Regular visitors to the Myrtle Beach area know that the Grand Strand — with its 60-plus miles of beautiful Carolina coastline and a wide range of fun and family-friendly activities on tap — is a great place to visit. But even among the locals, there are still plenty of fascinating things to discover about the area.
So, while you’re dreaming of your next visit to one of the East Coast’s top beach destinations, check out these 10 fun facts about the Myrtle Beach area:
- Myrtle Beach’s first “locals” were the Waccamaw and Winyah tribes of Native Americans — and their legacy is remembered in the names of local landmarks and geographic features like the Waccamaw River and Winyah Bay. The area’s first “tourists” were Spanish settlers who sailed across the Atlantic Ocean with Spanish explorer Lucas Vazques de Allyon. The group founded the area’s first colony just south of the Cape Fear River, but disease wiped out the settlement within a year of its establishment. (Of course, future tourists found much better fortunes.)
- Legendary country music supergroup Alabama began its march to stardom — and eventually the Country Music Hall of Fame — in 1973 as the house band at downtown Myrtle Beach’s The Bowery, which is still open today. In fact, the band borrowed its name from a sign that used to serve as the backdrop to The Bowery’s stage. The band went on to win eight Grammys over the course of its storied career.
- Long Bay — with its crescent-shaped coastline that runs from the Cape Fear River in North Carolina to Georgetown on the Grand Strand’s southern end — was a popular spot for pirates in the early 1700s. Notorious buccaneers including legendary English swashbuckler Edward Teach, aka Blackbeard, used to hide out in the local inlets and attack ships transporting treasure. Blackbeard eventually met his demise in Cape Fear.
- The 1989 movie “Shag,” which starred Phoebe Cates, Bridget Fonda and Scott Coffey, was set in and filmed in Myrtle Beach. Other movies to be shot on location on the Grand Strand include “Chasers” (1994), “Wild Hearts Can’t Be Broken” (1991) and “Swimming” (2000), along with TV shows “Dawson’s Creek” and “Eastbound & Down.” Recently, significant portions of “Magic Mike XXL” (2015) were filmed in downtown Myrtle Beach.
- In the late 1800s and early 1900s, Myrtle Beach was known as “New Town” — until the local newspaper sponsored a contest to give the growing area an official name. Mrs. F.E. Burroughs — the wife of the founder of development company Burroughs & Collins, which played a huge role in developing the area — won the contest with her name choice. It was inspired by the many wax myrtle trees growing on the coast (rather than crepe myrtle, which is a popular misconception).
- Built in 1901 at the bargain price of $3,800, the Seaside Inn was Myrtle Beach’s first hotel. Located on the oceanfront near Pavilion Park at present-day 8th Avenue North and Ocean Boulevard, the hotel had no electricity or indoor plumbing. But for just $2 per night, Seaside Inn guests got three square meals, a roof over their heads and easy access to the beach — the same attraction that lures people back to our stretch of the Carolina coast more than a century later.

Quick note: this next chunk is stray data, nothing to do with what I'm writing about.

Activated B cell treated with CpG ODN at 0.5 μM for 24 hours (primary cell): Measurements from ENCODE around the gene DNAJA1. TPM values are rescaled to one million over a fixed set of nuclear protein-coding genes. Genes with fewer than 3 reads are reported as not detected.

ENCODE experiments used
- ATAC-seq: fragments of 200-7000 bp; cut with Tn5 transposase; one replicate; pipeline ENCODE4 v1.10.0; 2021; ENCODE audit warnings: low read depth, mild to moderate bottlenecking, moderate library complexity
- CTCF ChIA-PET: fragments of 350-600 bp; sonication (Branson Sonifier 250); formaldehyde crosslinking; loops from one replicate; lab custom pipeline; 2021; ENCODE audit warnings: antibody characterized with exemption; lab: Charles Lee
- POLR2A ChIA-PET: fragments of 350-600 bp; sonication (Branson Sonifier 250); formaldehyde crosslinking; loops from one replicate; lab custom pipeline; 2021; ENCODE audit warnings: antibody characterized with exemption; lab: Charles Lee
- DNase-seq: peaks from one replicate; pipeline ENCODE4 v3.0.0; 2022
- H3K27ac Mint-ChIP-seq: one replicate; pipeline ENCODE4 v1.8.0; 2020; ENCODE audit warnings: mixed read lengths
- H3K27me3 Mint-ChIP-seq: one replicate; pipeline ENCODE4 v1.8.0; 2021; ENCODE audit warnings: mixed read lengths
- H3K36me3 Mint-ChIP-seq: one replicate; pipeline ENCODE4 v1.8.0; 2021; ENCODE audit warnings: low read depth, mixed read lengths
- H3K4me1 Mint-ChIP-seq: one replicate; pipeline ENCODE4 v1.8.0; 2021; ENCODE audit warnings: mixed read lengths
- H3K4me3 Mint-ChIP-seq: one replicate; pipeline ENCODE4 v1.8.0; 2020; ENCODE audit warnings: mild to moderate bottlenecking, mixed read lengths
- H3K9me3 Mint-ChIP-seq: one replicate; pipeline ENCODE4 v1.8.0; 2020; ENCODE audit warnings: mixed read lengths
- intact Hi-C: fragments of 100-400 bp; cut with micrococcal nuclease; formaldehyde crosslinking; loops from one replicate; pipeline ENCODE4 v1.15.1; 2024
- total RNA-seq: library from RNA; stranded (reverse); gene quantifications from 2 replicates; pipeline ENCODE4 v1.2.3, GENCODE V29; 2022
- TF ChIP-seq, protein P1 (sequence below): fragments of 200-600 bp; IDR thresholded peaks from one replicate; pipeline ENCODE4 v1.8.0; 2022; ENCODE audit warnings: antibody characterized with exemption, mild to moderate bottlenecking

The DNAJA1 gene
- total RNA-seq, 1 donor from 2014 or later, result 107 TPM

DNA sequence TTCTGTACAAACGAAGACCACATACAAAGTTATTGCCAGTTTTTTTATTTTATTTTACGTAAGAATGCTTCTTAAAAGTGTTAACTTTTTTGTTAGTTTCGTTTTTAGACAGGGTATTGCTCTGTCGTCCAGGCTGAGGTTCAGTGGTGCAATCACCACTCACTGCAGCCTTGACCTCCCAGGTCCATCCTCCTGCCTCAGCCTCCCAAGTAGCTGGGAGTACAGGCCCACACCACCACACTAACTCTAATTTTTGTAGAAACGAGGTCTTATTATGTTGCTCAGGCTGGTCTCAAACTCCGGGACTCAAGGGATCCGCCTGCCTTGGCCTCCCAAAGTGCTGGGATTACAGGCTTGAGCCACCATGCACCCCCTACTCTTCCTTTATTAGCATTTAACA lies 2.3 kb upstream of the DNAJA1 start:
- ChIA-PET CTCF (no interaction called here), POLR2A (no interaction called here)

- Longtime “Wheel of Fortune” letter-turner Vanna White was born in North Myrtle Beach, as was The Golf Channel reporter Kelly Tilghman. Other locals to go on to fame include actors Anthony James (“Unforgiven”) and Christopher Jones (“Forrest Gump”), as well as actresses Madison Iseman (“She Will Be Free”) and Melissa Wyler (“Legally Blonde 2”).
- Now home to Fuddruckers and Captain Hook’s Adventure Golf, the tract of land located between 21st and 27th Avenues North just inland from Kings Highway in Myrtle Beach was originally known as Washington Park, and was home to a harness-racing horse track that opened in 1938. Featuring a 5,200-seat grandstand and a 1.5-mile course, it later became a NASCAR track, a golf course and driving range, and home to the old Myrtle Beach Mall.
- Sports Illustrated magazine was born in Myrtle Beach. In 1973, a group of Time Inc. executives visited the area by way of the old train line out of Conway, and they made a visit to the links at Pine Lakes International Golf Club — Myrtle Beach’s first golf course. While there, the group finalized its plans to release the popular sports publication, and a plaque memorializing the event can still be seen near the clubhouse on the grounds today.
- The Grand Strand hosts more than 14 million visitors each year — part of the reason it was voted America’s No. 1 summer destination by TripAdvisor in 2014. Other area accolades include the title of No. 1 Hot Spot for Winter Meetings (Convention South magazine), inclusion among Huffington Post’s Best Restaurant Cities, and a spot in the Top 10 Places to Retire in S.C. (Movoto).
Ready to start dreaming about (and maybe even start planning) your next fun-filled getaway to the Grand Strand? Visit The Breakers Resort’s website today for a virtual visit that will help you prepare for your much-anticipated real one coming down the road! With our comfortable oceanfront accommodations and the wide-ranging amenities found on-site, we’ve got everything you’ll need to enjoy the perfect beach getaway once our vacation days are upon us again.
Sources: City of Myrtle Beach, Myrtle Beach Area Chamber of Commerce